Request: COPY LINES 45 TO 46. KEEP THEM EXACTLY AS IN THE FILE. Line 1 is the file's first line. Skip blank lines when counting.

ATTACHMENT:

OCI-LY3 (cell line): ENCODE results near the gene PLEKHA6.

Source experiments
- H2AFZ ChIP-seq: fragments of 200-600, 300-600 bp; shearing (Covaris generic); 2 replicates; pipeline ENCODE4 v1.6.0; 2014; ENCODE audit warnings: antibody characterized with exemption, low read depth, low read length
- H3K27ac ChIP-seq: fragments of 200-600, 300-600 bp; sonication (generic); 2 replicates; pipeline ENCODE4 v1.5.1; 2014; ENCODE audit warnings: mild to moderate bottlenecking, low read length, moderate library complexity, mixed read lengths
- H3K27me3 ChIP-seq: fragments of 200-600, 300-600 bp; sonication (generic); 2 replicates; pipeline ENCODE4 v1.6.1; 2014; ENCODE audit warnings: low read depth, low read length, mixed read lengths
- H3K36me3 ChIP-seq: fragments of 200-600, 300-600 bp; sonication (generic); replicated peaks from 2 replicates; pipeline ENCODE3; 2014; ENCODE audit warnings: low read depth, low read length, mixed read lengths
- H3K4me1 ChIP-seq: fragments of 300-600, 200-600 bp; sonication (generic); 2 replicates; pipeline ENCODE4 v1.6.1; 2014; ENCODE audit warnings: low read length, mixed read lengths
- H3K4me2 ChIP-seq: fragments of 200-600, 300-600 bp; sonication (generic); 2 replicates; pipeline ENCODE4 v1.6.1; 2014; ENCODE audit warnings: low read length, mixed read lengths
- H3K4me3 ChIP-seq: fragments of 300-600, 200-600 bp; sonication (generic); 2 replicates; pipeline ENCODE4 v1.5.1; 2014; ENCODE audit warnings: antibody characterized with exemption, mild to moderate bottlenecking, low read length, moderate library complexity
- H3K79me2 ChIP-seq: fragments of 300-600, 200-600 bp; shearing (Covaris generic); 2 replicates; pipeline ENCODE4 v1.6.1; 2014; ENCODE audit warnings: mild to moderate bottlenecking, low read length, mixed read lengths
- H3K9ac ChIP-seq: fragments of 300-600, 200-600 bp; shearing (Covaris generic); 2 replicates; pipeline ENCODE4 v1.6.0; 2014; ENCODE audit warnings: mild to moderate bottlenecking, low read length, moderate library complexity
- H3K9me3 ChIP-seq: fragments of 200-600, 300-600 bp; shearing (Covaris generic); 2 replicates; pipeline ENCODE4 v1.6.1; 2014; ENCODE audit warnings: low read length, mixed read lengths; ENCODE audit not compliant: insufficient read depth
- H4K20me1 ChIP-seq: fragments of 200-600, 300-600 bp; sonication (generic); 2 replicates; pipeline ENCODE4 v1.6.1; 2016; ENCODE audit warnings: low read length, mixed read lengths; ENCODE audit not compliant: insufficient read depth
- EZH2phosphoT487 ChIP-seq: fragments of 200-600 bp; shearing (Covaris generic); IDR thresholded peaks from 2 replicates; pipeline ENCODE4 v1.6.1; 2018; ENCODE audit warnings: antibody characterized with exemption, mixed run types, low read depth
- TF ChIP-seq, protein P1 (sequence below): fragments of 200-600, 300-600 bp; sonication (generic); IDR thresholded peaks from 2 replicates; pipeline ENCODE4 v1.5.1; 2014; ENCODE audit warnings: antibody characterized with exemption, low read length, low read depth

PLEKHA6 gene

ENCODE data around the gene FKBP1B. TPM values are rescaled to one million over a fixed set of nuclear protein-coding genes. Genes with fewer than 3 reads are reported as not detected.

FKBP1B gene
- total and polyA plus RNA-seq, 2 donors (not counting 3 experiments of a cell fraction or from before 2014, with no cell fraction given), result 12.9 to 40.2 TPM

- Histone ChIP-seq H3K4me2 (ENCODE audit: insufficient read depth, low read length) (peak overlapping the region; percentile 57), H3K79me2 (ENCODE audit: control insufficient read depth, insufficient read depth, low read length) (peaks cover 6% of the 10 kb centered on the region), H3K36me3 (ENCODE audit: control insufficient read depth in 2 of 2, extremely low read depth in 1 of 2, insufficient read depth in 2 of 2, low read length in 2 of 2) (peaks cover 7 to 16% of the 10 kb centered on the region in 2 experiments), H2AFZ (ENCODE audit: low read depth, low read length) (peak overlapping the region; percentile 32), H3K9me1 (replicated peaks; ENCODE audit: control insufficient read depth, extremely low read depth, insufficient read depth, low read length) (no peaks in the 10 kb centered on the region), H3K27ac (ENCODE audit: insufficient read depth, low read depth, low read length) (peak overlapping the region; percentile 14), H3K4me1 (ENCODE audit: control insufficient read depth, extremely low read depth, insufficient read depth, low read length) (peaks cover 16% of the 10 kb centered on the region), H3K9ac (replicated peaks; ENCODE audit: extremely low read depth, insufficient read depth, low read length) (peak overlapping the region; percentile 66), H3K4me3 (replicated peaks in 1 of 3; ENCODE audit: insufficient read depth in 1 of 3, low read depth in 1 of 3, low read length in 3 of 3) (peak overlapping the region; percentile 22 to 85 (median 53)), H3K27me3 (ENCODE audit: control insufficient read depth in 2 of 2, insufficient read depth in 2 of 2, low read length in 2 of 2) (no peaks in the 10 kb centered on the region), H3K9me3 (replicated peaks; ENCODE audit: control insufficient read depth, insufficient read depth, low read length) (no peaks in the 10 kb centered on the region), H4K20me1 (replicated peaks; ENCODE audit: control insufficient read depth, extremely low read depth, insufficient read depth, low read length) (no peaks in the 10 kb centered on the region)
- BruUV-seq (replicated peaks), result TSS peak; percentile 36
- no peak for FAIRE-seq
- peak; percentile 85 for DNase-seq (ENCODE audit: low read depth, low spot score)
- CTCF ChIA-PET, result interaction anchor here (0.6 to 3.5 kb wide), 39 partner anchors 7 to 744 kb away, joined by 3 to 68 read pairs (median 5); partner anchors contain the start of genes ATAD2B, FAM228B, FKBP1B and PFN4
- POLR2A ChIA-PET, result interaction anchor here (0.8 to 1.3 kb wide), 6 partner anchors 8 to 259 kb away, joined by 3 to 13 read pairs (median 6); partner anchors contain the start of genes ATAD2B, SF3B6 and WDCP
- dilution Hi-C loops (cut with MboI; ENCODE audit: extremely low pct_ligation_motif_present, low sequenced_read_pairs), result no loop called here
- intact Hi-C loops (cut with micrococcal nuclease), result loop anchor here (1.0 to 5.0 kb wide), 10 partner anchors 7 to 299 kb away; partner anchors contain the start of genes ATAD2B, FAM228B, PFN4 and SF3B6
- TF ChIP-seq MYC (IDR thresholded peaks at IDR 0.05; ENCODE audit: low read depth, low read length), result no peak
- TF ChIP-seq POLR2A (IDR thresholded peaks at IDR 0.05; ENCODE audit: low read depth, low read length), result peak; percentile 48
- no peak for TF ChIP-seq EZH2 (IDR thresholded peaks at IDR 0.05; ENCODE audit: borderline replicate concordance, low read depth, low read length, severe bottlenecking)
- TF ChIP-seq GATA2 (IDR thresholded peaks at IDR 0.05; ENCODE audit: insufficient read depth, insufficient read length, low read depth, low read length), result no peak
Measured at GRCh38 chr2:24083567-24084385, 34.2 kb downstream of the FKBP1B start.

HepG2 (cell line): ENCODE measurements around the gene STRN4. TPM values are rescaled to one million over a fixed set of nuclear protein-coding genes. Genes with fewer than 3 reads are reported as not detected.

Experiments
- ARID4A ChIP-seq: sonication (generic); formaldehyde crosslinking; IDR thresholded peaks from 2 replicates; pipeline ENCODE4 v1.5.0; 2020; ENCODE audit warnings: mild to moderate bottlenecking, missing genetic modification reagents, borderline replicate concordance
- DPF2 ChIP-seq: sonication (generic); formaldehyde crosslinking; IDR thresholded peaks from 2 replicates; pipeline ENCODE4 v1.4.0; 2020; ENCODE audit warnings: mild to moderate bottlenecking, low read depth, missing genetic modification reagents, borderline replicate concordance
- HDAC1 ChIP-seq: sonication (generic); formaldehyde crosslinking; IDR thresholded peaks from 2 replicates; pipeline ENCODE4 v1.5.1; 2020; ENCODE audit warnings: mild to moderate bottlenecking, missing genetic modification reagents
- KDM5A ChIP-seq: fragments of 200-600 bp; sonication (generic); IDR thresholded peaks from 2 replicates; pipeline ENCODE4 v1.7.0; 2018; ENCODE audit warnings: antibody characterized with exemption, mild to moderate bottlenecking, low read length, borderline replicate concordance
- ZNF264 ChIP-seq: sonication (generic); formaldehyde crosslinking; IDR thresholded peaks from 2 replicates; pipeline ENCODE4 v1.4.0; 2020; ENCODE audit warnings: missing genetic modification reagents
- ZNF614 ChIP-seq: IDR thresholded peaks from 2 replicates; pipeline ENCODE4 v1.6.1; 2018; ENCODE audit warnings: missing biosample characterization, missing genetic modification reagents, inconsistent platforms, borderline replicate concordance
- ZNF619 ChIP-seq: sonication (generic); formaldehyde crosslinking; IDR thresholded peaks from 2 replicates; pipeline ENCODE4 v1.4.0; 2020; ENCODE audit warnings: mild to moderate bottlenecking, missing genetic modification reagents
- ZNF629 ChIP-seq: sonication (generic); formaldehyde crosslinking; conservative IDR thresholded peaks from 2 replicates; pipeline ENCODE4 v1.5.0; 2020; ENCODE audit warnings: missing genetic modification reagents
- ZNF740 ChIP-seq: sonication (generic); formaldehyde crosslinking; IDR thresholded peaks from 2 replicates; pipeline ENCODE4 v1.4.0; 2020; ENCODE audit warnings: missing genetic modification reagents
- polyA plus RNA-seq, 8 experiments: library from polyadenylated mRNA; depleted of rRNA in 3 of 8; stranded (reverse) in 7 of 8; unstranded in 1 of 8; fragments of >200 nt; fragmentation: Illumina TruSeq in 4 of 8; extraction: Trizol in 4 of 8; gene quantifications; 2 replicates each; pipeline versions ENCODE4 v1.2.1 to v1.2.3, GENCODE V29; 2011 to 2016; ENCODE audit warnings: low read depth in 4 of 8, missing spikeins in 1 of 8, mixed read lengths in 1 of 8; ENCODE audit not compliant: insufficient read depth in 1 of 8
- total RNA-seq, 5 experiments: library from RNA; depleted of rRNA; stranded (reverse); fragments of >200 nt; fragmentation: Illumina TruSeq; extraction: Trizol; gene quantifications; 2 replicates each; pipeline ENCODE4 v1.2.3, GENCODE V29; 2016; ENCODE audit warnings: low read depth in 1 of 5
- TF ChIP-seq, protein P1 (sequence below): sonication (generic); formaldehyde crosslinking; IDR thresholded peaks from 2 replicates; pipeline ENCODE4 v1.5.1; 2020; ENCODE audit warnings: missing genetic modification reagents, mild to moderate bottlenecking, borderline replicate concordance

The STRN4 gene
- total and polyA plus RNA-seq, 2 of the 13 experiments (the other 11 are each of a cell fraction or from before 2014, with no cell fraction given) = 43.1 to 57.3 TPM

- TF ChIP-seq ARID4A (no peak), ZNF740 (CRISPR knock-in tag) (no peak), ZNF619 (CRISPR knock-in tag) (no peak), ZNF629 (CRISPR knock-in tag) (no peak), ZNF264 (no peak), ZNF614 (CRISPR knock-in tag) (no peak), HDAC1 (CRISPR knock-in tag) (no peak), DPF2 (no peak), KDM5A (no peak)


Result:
- total RNA-seq, 5 experiments: library from RNA; depleted of rRNA; stranded (reverse); fragments of >200 nt; fragmentation: Illumina TruSeq; extraction: Trizol; gene quantifications; 2 replicates each; pipeline ENCODE4 v1.2.3, GENCODE V29; 2016; ENCODE audit warnings: low read depth in 1 of 5
- TF ChIP-seq, protein P1 (sequence below): sonication (generic); formaldehyde crosslinking; IDR thresholded peaks from 2 replicates; pipeline ENCODE4 v1.5.1; 2020; ENCODE audit warnings: missing genetic modification reagents, mild to moderate bottlenecking, borderline replicate concordance